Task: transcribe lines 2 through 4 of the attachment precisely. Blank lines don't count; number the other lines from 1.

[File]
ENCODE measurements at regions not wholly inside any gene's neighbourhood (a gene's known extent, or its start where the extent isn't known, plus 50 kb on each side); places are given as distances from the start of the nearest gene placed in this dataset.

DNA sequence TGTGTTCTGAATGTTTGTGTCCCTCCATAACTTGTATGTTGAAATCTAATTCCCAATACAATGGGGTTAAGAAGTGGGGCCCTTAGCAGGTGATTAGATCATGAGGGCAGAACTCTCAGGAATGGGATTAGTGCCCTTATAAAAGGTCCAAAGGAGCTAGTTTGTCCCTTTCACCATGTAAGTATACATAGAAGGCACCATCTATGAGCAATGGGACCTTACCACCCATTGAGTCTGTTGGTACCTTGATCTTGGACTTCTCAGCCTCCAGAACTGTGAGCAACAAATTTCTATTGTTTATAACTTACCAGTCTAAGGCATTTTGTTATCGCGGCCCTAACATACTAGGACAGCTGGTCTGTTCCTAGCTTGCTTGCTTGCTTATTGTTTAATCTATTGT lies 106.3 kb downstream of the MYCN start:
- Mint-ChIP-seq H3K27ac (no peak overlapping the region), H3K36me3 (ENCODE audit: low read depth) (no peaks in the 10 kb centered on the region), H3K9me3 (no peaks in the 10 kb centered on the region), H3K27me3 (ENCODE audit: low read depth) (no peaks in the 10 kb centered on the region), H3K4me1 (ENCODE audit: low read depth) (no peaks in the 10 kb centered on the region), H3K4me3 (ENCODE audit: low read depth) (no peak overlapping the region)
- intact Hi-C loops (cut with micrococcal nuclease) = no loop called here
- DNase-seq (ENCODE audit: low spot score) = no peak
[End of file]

DNA sequence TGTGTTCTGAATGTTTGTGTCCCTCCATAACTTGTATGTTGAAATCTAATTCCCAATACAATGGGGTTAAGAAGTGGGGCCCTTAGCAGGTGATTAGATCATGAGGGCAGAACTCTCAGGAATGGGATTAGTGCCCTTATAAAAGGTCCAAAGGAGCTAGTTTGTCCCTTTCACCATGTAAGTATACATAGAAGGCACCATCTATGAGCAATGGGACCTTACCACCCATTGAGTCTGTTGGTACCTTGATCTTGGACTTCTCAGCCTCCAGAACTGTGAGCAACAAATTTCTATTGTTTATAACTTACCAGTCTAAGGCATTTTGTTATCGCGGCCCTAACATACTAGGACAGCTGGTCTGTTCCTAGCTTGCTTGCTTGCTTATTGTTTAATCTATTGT lies 106.3 kb downstream of the MYCN start:
- Mint-ChIP-seq H3K27ac (no peak overlapping the region), H3K36me3 (ENCODE audit: low read depth) (no peaks in the 10 kb centered on the region), H3K9me3 (no peaks in the 10 kb centered on the region), H3K27me3 (ENCODE audit: low read depth) (no peaks in the 10 kb centered on the region), H3K4me1 (ENCODE audit: low read depth) (no peaks in the 10 kb centered on the region), H3K4me3 (ENCODE audit: low read depth) (no peak overlapping the region)
- intact Hi-C loops (cut with micrococcal nuclease) = no loop called here